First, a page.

The Rise Of SecBizOps & Why It Matters

By aligning security dollars and technology with core business requirements, infosec can become a business enabler, not a business impediment.

Kevin O'Brien, Co-Founder and CEO, GreatHorn

November 30, 2016

5 Min Read

The term "DevOps" was popularized in 2008 in reference to the cultural movement that emphasizes collaboration and communication between software developers and IT leaders while automating software delivery and infrastructure changes. The goal of the DevOps movement was to break down the informational silos to make software development, testing, and releasing faster and more reliable. 

Eight years later, we have found that the DevOps movement must be expanded to incorporate the growing importance of cybersecurity. We are now in the era of "SecBizOps" – a crucial next step in protecting sensitive information from increasingly advanced and destructive cyberattacks.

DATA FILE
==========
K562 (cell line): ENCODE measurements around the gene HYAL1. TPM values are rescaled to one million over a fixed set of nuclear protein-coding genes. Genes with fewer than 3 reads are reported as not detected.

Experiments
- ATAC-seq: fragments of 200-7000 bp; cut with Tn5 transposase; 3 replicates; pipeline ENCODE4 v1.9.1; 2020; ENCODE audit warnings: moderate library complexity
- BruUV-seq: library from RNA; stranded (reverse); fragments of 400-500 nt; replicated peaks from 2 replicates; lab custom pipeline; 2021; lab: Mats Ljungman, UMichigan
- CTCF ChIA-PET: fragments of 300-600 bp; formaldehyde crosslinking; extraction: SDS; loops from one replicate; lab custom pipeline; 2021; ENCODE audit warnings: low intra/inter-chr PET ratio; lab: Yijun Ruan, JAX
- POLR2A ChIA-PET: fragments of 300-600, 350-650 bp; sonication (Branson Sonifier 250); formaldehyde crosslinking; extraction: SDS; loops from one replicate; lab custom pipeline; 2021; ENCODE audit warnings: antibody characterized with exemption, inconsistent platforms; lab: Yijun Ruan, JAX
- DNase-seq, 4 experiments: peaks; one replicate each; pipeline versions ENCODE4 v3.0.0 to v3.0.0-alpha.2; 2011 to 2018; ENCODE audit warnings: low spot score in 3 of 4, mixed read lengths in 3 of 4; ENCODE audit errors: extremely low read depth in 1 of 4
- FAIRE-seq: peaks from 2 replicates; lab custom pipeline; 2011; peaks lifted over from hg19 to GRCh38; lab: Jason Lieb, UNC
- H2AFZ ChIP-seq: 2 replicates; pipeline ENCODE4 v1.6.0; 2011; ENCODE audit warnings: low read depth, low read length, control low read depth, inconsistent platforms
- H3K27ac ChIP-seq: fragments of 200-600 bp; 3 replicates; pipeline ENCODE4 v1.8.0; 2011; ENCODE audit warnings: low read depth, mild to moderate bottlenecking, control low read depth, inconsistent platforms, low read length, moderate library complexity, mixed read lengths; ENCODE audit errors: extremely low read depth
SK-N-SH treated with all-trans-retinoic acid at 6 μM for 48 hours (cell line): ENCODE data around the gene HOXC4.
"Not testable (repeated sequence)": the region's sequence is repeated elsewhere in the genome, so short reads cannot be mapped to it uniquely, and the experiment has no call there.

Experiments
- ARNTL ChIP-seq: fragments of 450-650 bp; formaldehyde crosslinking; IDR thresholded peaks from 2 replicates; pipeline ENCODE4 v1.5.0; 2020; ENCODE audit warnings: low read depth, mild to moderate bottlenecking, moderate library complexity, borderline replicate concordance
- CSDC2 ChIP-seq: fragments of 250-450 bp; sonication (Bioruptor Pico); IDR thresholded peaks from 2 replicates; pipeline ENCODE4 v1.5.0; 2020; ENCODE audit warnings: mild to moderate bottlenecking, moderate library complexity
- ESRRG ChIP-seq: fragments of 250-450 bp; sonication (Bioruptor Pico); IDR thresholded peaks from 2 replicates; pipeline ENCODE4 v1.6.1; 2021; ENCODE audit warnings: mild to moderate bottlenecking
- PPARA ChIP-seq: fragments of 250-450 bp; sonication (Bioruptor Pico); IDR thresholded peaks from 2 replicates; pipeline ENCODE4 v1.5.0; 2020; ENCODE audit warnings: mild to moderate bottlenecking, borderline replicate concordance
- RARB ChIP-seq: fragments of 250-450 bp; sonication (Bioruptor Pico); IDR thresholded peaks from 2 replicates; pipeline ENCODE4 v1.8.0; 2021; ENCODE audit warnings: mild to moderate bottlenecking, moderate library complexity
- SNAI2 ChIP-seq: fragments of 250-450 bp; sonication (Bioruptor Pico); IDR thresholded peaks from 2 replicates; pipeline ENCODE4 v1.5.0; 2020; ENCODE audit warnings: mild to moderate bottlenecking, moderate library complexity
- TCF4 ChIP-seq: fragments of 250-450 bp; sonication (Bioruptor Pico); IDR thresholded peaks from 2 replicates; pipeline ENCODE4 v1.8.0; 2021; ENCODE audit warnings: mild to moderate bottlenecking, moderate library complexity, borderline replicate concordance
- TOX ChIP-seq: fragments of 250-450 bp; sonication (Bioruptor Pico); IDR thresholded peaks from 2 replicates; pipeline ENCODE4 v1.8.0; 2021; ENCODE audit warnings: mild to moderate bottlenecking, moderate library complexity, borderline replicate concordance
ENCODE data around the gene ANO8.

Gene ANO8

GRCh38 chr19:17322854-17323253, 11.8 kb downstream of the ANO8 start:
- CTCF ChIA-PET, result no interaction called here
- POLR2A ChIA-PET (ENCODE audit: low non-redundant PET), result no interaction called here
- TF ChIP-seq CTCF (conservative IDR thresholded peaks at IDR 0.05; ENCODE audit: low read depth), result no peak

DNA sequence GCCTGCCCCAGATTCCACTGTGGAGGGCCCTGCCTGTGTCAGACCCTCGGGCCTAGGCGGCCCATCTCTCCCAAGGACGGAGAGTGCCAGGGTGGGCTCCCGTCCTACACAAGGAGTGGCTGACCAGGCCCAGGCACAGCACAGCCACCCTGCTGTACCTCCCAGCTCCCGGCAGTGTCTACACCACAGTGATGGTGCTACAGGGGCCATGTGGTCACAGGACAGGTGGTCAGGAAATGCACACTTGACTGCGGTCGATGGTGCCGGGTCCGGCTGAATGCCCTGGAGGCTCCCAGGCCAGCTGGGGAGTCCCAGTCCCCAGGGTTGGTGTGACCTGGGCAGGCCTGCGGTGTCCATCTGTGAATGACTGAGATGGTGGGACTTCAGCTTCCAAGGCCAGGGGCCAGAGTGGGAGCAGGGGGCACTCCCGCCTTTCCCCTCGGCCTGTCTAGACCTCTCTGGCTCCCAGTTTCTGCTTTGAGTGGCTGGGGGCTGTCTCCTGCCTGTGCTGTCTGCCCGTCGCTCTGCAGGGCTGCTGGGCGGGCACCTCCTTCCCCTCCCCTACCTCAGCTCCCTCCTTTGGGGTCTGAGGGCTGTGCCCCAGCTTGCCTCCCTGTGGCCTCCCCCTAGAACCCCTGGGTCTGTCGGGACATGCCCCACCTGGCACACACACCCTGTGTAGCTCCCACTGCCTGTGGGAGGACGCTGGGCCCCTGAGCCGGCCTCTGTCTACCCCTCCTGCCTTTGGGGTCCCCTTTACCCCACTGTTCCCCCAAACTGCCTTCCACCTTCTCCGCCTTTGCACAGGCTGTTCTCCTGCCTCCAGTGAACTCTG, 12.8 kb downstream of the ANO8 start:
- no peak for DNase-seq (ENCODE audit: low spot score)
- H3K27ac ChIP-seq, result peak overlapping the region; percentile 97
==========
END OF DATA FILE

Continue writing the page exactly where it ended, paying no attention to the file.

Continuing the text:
The widespread adoption of cloud services over the past five years has driven a populist shift in the business technology landscape; as organizations flock to the cloud and embrace productivity-boosting tools like mobile corporate messaging and email platforms, business apps have become increasingly democratic, empowering a rapidly expanding base of ordinary users to communicate and collaborate with ease. This growing transfer of business activities and data to the cloud has given rise to the demand for SecBizOps.

SecBizOps applies the DevOps philosophy to breaking down informational siloes between IT and departments like finance, marketing, and sales. The goal is to natively integrate a frictionless information security strategy into user workflows - one that complements rather than conflicts with technology-centric security investments.

Furthermore, SecBizOps uniquely tackles today’s toughest IT and cybersecurity challenges, namely: